Emily Dickinson (American National Biography)

Jane Donahue Eberwein, " Dickinson, Emily," American National Biography Online, February 2000, http://www.anb.org/articles/16/16-00453.html.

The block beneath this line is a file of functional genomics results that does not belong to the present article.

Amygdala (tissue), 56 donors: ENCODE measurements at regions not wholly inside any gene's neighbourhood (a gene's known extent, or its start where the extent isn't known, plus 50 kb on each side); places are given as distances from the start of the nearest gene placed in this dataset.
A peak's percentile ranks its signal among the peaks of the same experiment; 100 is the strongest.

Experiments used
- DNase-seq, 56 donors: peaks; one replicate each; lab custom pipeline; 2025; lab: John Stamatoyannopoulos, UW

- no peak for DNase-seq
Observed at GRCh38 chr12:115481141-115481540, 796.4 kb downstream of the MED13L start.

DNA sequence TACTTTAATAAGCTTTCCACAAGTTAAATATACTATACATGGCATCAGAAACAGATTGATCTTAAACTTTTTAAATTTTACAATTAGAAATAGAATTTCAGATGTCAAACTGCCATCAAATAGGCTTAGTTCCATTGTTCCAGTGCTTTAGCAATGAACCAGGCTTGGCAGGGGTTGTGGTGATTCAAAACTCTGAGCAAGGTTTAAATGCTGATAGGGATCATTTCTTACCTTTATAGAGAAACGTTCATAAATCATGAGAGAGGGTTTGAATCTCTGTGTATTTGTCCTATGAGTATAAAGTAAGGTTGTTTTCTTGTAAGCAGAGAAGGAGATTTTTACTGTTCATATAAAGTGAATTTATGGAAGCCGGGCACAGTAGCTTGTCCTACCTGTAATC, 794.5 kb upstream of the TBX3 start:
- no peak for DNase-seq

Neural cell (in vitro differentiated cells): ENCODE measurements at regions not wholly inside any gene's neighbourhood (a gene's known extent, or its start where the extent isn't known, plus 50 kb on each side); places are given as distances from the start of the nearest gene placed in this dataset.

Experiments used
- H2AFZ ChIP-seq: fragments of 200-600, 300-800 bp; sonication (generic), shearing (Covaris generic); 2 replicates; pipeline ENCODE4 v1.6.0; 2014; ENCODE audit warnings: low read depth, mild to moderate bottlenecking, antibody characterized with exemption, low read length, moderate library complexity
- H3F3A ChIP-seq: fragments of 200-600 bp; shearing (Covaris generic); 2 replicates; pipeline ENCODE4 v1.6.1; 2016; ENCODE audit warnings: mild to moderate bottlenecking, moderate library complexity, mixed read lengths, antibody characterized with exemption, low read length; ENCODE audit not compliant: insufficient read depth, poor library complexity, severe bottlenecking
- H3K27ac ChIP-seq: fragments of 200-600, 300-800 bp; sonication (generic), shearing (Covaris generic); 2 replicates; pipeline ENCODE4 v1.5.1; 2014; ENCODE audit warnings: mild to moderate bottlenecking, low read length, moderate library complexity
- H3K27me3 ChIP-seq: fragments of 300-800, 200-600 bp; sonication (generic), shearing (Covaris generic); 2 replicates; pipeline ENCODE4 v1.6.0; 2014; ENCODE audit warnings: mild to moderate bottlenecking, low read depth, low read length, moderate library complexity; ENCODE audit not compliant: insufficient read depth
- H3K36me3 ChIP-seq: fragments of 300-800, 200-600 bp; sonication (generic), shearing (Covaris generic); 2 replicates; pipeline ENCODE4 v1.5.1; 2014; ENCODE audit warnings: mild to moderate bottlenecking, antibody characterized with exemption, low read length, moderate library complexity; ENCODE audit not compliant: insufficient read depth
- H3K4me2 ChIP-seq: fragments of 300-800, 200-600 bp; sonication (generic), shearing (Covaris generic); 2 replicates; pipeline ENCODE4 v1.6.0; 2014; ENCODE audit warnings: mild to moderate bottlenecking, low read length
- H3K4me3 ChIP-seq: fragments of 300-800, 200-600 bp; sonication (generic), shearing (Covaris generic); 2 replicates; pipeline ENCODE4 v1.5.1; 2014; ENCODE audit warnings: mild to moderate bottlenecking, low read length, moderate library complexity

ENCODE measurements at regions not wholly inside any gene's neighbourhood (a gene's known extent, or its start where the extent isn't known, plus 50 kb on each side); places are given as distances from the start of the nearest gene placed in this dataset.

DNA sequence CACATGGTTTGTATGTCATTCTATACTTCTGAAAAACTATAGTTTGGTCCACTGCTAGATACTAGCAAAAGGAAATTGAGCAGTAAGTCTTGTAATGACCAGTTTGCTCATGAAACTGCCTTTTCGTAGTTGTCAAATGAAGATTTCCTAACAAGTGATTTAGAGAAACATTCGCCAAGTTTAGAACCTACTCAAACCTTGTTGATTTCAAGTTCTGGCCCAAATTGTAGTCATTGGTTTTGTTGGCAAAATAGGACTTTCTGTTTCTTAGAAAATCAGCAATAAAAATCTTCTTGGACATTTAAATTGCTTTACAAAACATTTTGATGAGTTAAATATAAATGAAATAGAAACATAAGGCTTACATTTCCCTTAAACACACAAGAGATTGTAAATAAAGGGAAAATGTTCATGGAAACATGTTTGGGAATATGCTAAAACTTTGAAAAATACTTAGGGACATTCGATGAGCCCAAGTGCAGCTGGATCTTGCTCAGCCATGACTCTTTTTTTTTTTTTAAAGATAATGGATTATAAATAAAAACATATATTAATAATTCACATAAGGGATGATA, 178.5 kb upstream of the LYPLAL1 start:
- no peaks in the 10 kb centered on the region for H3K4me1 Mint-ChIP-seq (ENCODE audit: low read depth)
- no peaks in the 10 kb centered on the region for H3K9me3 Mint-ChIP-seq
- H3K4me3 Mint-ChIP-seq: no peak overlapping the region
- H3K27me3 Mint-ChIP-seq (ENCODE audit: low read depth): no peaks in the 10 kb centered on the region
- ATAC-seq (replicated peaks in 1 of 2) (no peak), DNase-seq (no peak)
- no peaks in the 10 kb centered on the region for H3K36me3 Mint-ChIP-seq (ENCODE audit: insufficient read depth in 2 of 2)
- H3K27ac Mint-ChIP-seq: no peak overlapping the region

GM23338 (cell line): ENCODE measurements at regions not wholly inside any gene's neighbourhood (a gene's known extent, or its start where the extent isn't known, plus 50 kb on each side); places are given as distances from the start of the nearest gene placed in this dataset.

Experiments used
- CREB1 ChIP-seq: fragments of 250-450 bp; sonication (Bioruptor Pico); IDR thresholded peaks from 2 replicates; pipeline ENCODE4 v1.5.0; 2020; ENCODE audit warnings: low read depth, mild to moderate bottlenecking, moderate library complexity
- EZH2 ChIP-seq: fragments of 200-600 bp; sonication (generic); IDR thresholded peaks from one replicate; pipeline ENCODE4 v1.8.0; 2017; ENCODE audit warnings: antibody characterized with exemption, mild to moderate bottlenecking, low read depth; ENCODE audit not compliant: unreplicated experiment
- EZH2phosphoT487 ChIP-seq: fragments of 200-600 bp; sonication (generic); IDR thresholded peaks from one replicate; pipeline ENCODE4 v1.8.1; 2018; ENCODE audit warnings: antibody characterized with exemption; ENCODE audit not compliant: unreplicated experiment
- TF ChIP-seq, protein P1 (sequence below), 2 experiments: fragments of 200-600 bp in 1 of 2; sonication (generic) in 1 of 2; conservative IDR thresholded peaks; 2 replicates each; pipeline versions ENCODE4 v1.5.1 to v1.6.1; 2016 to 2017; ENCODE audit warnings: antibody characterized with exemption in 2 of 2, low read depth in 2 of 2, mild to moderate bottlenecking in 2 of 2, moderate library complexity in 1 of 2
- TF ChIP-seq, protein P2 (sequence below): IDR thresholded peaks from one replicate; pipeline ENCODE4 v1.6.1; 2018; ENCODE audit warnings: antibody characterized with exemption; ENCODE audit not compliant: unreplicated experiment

Dickinson grew up in a Connecticut Valley environment that drew close linkages among religion, intellectual activity, and citizenship. She studied at Amherst Academy, then greatly influenced by the scientist-theologian Edward Hitchcock of Amherst College, and worshiped at the First Church (Congregational) during the period of revivalistic evangelical Protestantism known as the Second Awakening. Her father played an active role in the town's political and business affairs, served as treasurer of the college, and was a leading figure in the church community even though not actually converted and eligible for membership until the revival of 1850. Her mother had joined the church when pregnant with Emily, her second child… Letters written during Dickinson's one year at Mount Holyoke Female Seminary (1847-1848) reflect tendencies evident even in her academy years: maintenance of close family ties and intense friendships with chosen intimates, preference for solitude over society, intellectual curiosity, pride in her ability to write wittily, and hesitation to commit herself to Christ in the manner expected by her friends and spiritual counselors, including Mount Holyoke's redoubtable foundress, Mary Lyon.
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